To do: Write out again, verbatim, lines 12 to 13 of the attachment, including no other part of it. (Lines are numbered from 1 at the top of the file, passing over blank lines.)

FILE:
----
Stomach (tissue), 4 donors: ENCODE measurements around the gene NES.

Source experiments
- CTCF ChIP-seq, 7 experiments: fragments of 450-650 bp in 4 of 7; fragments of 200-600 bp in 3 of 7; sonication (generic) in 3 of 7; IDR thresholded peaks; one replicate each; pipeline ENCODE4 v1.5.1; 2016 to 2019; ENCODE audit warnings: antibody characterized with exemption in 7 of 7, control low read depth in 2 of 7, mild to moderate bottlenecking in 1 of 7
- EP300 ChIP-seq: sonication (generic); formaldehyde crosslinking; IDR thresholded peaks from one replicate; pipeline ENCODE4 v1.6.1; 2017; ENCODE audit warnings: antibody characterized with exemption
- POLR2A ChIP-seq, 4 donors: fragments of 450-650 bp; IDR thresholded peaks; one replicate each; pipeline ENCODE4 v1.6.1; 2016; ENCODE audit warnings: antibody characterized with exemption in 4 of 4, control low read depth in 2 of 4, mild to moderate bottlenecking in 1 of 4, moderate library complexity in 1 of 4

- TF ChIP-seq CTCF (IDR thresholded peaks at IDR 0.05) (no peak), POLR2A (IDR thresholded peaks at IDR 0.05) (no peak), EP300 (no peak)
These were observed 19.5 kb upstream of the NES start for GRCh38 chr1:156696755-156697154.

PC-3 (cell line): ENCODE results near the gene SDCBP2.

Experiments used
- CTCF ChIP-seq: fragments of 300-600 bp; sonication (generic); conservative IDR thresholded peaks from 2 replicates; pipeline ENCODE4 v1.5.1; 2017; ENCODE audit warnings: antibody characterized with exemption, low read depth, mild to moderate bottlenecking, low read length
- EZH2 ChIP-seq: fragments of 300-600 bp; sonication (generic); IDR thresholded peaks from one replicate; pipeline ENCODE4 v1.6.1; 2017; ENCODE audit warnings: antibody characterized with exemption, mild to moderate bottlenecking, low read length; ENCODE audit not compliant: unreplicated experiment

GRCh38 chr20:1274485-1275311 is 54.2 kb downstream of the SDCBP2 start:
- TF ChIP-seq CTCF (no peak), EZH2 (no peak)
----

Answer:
GRCh38 chr20:1274485-1275311 is 54.2 kb downstream of the SDCBP2 start:
- TF ChIP-seq CTCF (no peak), EZH2 (no peak)